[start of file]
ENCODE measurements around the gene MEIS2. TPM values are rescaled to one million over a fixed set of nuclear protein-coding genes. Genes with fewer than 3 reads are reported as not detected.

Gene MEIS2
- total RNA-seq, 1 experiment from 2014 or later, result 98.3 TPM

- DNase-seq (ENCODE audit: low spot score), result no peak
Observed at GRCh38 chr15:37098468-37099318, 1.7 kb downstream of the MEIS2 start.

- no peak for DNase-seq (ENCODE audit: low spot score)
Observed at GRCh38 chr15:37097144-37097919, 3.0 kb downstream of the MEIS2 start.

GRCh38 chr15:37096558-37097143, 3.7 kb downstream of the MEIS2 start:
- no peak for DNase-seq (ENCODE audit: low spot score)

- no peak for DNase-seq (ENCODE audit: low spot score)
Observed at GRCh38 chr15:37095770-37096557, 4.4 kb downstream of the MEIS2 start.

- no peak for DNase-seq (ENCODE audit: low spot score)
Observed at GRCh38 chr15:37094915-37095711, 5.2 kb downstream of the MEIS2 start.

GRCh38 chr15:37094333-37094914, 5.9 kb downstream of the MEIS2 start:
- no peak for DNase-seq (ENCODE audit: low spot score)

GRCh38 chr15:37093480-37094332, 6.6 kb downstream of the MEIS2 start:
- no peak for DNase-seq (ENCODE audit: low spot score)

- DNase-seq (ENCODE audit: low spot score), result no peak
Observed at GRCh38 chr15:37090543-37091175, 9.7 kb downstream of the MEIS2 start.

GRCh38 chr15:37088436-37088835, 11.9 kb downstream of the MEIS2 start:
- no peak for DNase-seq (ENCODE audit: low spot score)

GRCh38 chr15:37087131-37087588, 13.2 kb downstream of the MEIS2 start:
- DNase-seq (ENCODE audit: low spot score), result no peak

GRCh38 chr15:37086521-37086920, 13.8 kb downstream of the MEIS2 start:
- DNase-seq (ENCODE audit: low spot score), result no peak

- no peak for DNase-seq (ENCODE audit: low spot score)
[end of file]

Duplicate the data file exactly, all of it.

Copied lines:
ENCODE measurements around the gene MEIS2. TPM values are rescaled to one million over a fixed set of nuclear protein-coding genes. Genes with fewer than 3 reads are reported as not detected.

Gene MEIS2
- total RNA-seq, 1 experiment from 2014 or later, result 98.3 TPM

- DNase-seq (ENCODE audit: low spot score), result no peak
Observed at GRCh38 chr15:37098468-37099318, 1.7 kb downstream of the MEIS2 start.

- no peak for DNase-seq (ENCODE audit: low spot score)
Observed at GRCh38 chr15:37097144-37097919, 3.0 kb downstream of the MEIS2 start.

GRCh38 chr15:37096558-37097143, 3.7 kb downstream of the MEIS2 start:
- no peak for DNase-seq (ENCODE audit: low spot score)

- no peak for DNase-seq (ENCODE audit: low spot score)
Observed at GRCh38 chr15:37095770-37096557, 4.4 kb downstream of the MEIS2 start.

- no peak for DNase-seq (ENCODE audit: low spot score)
Observed at GRCh38 chr15:37094915-37095711, 5.2 kb downstream of the MEIS2 start.

GRCh38 chr15:37094333-37094914, 5.9 kb downstream of the MEIS2 start:
- no peak for DNase-seq (ENCODE audit: low spot score)

GRCh38 chr15:37093480-37094332, 6.6 kb downstream of the MEIS2 start:
- no peak for DNase-seq (ENCODE audit: low spot score)

- DNase-seq (ENCODE audit: low spot score), result no peak
Observed at GRCh38 chr15:37090543-37091175, 9.7 kb downstream of the MEIS2 start.

GRCh38 chr15:37088436-37088835, 11.9 kb downstream of the MEIS2 start:
- no peak for DNase-seq (ENCODE audit: low spot score)

GRCh38 chr15:37087131-37087588, 13.2 kb downstream of the MEIS2 start:
- DNase-seq (ENCODE audit: low spot score), result no peak

GRCh38 chr15:37086521-37086920, 13.8 kb downstream of the MEIS2 start:
- DNase-seq (ENCODE audit: low spot score), result no peak

- no peak for DNase-seq (ENCODE audit: low spot score)